I was incredibly touched by your email and our phone call. I appreciate your candor regarding the ambitious goals you have for The Darius Jones Foundation. The story of your son’s life is truly inspiring and the way you’re bouncing back, setting out to ensure that other parents are not forced to go through the same agony you’ve faced, is equally inspiring.

Stories like yours remind us of the importance of deploying public access defibrillators. Please let us know if there are any specific things we can do to help honor your son’s name and the wonderful Foundation you’re building.

Very best.


Micah Bongberg


Healthy Schools: Wellness & AED units

Many column inches in the daily newspapers have been devoted lately to increasing the nutritional value of the food offerings in our public schools. Like it or not, nearly all of America’s students eligible for free or reduced school lunch programs now eat both breakfast and lunch at school. Effectively, the American taxpayer is responsible for two thirds of the students’ daily nutrition. This is a significant charge for all of us and the fact that we are not doing very well by these children and young adults was recognized recently by 250 nation wide “eat-ins.” In many areas these well organized slow food events did encourage people to think about the possibility of offering more local, fresh ingredients to our students on a daily basis. Certainly, wellness is a topic deserving mush more media attention. Unlike reactive solutions like prescription drugs, emergency treatment options, and health insurance overhauls, or preventative techniques like health screenings, cholesterol testing, or colonoscopies, wellness is a solution to train individuals to make positive, transformative, life-altering decisions – forever.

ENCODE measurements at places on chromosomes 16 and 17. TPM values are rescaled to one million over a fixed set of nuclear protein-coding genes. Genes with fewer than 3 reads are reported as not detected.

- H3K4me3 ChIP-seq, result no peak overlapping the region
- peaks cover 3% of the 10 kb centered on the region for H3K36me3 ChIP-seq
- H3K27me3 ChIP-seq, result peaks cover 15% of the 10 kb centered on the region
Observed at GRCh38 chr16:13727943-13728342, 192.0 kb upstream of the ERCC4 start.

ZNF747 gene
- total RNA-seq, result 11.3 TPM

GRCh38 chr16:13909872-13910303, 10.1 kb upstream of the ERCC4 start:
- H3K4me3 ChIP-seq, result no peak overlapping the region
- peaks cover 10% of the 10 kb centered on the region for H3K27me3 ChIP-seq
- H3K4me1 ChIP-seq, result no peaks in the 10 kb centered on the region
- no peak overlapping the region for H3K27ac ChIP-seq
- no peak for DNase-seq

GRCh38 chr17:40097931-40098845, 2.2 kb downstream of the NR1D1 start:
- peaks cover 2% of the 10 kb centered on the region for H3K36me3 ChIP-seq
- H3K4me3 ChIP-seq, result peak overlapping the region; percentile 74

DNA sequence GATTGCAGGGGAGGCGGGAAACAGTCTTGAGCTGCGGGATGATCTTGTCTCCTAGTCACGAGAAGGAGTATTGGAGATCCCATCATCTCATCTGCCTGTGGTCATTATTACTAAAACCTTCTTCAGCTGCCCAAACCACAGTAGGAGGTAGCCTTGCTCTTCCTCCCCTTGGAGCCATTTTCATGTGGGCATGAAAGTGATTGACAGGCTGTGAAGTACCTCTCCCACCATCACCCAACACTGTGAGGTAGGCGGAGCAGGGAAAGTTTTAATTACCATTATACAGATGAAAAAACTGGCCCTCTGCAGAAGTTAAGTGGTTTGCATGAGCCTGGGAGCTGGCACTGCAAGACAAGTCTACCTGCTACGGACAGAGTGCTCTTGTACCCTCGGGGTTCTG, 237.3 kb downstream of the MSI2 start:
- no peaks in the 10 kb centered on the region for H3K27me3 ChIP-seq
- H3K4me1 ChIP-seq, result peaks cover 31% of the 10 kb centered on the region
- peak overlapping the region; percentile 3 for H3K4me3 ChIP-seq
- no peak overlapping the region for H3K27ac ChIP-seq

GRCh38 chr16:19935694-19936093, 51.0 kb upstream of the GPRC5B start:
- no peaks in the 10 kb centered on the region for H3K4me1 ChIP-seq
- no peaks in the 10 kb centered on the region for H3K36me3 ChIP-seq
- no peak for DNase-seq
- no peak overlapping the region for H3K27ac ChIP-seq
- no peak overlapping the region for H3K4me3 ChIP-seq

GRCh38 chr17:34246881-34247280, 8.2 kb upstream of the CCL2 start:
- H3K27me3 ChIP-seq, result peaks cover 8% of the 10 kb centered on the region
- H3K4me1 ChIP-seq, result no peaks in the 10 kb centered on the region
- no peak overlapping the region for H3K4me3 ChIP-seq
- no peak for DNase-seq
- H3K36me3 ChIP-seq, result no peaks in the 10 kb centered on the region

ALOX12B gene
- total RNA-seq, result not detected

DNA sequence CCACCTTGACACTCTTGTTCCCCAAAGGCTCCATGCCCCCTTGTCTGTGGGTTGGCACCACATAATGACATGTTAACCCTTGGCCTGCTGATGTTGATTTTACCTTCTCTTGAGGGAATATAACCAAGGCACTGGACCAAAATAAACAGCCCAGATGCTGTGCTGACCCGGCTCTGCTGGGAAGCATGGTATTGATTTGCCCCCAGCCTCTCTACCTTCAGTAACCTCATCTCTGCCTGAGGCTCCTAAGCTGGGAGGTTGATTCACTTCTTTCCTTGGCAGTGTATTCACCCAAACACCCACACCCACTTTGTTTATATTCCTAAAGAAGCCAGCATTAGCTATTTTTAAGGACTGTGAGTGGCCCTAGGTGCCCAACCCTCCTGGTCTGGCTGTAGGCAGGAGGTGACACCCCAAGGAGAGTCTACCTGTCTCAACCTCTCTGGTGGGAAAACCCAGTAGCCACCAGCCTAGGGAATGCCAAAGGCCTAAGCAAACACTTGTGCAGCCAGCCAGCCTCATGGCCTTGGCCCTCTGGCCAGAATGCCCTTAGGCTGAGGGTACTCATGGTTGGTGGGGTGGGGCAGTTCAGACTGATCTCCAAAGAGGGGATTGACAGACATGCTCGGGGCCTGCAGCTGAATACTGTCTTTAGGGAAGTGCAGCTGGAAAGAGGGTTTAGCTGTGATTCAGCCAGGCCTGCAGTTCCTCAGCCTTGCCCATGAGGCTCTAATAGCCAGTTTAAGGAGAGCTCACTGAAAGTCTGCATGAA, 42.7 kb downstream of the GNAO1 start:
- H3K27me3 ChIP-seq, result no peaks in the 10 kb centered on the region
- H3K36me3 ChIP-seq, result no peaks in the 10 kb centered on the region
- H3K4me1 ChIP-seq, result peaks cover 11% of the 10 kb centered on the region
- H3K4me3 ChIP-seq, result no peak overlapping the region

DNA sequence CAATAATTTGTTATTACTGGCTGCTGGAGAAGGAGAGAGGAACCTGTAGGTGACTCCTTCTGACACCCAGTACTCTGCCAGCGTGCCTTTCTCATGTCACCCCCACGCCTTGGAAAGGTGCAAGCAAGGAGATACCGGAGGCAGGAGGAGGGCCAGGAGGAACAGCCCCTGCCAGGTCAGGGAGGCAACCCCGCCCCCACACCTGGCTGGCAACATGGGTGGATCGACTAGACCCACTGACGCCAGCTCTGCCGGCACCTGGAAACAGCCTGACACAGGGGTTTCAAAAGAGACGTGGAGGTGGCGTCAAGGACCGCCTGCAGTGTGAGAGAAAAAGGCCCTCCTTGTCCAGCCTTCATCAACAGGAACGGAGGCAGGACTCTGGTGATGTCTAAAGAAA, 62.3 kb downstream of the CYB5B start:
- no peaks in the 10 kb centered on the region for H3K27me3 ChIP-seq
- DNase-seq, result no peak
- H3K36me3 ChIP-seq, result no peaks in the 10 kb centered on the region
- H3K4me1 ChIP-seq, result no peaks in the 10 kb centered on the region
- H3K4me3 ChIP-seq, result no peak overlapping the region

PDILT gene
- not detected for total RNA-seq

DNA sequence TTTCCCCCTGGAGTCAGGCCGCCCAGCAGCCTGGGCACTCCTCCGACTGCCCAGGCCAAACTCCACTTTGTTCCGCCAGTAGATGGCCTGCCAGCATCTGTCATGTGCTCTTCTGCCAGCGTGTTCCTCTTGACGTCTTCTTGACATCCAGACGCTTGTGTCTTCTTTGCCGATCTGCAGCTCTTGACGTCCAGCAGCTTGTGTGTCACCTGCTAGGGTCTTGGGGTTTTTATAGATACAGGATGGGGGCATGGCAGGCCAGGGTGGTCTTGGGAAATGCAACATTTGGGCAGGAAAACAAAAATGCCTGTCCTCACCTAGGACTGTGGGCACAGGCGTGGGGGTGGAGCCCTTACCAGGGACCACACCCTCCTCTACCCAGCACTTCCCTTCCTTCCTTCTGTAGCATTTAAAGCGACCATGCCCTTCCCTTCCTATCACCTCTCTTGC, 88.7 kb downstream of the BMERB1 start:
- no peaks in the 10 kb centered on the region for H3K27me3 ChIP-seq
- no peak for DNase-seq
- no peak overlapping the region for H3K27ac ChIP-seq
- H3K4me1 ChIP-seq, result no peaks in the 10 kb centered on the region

But what of a more pressing and immediate health issue; that of sudden cardiac arrest, an interruption in the normal heart rhythm, taking the lives of 7,000 to 10,000 school children each year. What about an organized heart-in in which cardiac screenings, CPR training, and AED Defibrillator instruction would be available for all student athletes? Of course a healthy diet is desirable, but a healthy heart is much more immediately necessary for any student engaging in vigorous physical activity.

Why limit CPR and AED training to the adults in charge of youth sports? The students themselves are much more likely to work out with peers on and off the field, thus far more likely to be closer to a victim in a sudden cardiac emergency than is the coach or referee or even the paramedic assigned to the event, if there is one.

Preparedness could easily be as much a part of sports training as are the ubiquitous push ups and crunches. The audience is already there and willing to be instructed. Because of the nature of the leisure time activities in which this age group engages, the idea of using an AED device is a natural and not to be feared. There exists a huge untapped resource of potential life savers today in our own schools. Train them to save lives today and continue to work toward providing them healthy nutrition in the longer run.